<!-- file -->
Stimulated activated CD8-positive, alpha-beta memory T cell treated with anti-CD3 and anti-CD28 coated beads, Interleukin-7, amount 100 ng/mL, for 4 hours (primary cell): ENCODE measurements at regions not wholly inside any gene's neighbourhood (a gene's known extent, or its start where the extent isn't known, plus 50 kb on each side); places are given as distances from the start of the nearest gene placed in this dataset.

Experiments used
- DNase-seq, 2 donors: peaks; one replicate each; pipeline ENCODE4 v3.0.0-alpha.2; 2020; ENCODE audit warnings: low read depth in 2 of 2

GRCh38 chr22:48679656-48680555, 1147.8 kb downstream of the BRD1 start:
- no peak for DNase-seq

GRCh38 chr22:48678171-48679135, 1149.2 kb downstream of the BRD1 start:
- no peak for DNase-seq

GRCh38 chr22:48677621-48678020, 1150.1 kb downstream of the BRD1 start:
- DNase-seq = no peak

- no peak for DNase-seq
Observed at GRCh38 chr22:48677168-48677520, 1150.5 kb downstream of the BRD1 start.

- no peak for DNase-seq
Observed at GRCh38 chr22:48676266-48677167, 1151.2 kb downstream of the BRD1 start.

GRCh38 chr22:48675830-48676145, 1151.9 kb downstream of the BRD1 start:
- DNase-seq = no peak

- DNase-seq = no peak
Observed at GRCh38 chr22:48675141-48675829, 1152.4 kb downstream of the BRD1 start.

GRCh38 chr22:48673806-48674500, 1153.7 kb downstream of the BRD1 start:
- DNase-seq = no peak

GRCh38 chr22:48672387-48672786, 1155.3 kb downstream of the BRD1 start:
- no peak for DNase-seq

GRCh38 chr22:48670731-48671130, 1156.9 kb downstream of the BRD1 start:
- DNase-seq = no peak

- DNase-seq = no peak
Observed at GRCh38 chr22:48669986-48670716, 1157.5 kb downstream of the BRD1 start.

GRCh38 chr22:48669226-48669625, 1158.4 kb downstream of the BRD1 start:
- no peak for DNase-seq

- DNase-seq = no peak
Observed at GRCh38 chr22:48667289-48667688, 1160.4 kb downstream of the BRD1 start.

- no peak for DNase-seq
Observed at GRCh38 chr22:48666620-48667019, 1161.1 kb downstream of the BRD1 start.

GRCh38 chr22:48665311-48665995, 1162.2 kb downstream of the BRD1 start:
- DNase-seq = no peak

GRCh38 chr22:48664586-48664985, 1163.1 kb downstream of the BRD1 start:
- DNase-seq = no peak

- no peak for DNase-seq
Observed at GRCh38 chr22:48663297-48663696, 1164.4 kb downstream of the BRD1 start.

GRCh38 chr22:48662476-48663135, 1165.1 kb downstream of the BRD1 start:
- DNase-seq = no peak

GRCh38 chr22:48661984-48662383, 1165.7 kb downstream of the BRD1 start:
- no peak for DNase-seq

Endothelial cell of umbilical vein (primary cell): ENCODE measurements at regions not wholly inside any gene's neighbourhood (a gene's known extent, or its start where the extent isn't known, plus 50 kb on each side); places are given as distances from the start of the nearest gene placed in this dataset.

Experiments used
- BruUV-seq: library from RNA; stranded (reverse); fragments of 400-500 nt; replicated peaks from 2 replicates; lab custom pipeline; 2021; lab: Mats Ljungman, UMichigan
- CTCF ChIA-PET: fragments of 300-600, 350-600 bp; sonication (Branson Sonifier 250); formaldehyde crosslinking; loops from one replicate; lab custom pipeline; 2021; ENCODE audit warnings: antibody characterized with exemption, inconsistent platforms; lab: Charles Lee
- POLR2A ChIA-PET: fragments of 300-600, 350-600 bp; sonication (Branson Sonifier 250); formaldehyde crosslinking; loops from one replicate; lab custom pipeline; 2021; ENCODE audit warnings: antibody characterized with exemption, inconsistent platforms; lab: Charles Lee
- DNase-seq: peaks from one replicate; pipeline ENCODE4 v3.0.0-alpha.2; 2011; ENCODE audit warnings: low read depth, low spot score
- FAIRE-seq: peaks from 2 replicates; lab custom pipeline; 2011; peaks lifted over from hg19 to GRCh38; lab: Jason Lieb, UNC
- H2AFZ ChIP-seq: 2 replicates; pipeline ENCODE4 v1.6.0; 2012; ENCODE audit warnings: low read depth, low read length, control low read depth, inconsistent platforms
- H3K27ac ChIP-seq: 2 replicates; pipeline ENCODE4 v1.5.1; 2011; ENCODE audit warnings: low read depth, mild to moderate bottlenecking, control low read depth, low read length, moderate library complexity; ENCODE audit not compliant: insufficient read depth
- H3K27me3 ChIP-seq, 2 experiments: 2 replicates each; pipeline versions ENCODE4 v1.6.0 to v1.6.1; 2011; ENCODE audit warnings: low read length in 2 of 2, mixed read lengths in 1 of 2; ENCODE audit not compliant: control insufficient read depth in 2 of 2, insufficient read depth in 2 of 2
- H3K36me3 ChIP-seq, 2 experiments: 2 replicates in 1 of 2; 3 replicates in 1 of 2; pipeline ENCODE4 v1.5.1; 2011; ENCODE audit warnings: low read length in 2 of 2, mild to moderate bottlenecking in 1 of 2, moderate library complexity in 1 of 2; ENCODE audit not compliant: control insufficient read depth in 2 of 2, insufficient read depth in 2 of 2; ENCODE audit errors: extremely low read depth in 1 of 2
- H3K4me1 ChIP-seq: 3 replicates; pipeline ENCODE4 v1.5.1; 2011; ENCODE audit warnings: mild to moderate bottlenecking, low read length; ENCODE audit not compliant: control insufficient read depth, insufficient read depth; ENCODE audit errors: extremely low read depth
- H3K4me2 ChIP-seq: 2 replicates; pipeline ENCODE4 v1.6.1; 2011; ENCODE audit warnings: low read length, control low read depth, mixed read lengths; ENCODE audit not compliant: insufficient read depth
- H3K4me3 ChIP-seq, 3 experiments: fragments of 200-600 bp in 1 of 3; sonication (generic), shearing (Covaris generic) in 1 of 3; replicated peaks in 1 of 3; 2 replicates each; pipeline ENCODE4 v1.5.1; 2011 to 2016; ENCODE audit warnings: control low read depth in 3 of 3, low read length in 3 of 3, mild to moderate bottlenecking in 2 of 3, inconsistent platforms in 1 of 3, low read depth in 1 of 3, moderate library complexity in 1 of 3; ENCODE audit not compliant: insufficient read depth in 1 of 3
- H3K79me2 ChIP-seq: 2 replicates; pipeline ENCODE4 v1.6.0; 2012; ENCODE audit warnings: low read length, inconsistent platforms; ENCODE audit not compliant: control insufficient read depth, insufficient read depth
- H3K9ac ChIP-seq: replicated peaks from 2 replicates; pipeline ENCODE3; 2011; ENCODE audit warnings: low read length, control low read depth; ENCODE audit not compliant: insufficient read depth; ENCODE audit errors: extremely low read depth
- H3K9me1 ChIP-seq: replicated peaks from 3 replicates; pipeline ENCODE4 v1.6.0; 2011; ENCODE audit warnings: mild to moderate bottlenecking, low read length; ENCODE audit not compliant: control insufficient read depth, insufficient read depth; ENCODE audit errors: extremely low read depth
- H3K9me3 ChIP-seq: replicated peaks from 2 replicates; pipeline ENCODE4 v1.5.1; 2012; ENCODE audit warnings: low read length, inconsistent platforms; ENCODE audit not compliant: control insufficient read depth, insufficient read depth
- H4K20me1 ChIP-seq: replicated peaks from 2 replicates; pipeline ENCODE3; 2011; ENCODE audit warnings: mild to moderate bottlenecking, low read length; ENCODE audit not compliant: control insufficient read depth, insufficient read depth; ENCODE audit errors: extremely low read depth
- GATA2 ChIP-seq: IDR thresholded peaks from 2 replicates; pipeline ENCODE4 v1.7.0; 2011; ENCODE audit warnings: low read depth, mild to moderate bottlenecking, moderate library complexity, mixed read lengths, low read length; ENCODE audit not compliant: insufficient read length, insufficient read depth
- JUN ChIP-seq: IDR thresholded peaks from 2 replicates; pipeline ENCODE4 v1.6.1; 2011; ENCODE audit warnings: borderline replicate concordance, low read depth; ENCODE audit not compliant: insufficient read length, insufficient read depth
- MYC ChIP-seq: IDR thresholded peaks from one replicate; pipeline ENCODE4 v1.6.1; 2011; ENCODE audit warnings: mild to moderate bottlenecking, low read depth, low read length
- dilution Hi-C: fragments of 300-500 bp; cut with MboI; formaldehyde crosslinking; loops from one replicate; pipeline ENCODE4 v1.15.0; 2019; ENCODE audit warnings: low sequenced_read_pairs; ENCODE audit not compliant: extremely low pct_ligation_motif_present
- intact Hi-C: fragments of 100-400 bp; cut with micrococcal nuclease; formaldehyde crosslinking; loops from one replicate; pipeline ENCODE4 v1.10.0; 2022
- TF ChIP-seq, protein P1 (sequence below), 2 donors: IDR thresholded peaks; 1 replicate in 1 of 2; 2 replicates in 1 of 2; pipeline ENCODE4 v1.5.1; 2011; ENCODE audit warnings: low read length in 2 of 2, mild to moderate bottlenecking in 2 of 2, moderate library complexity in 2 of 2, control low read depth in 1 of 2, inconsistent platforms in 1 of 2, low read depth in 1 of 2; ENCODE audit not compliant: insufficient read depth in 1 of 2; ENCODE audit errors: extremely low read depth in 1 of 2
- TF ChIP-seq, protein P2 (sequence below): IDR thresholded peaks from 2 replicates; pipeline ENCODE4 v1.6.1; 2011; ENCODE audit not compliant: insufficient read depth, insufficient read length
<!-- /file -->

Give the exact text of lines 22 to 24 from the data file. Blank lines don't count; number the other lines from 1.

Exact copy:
GRCh38 chr22:48670731-48671130, 1156.9 kb downstream of the BRD1 start:
- DNase-seq = no peak

- DNase-seq = no peak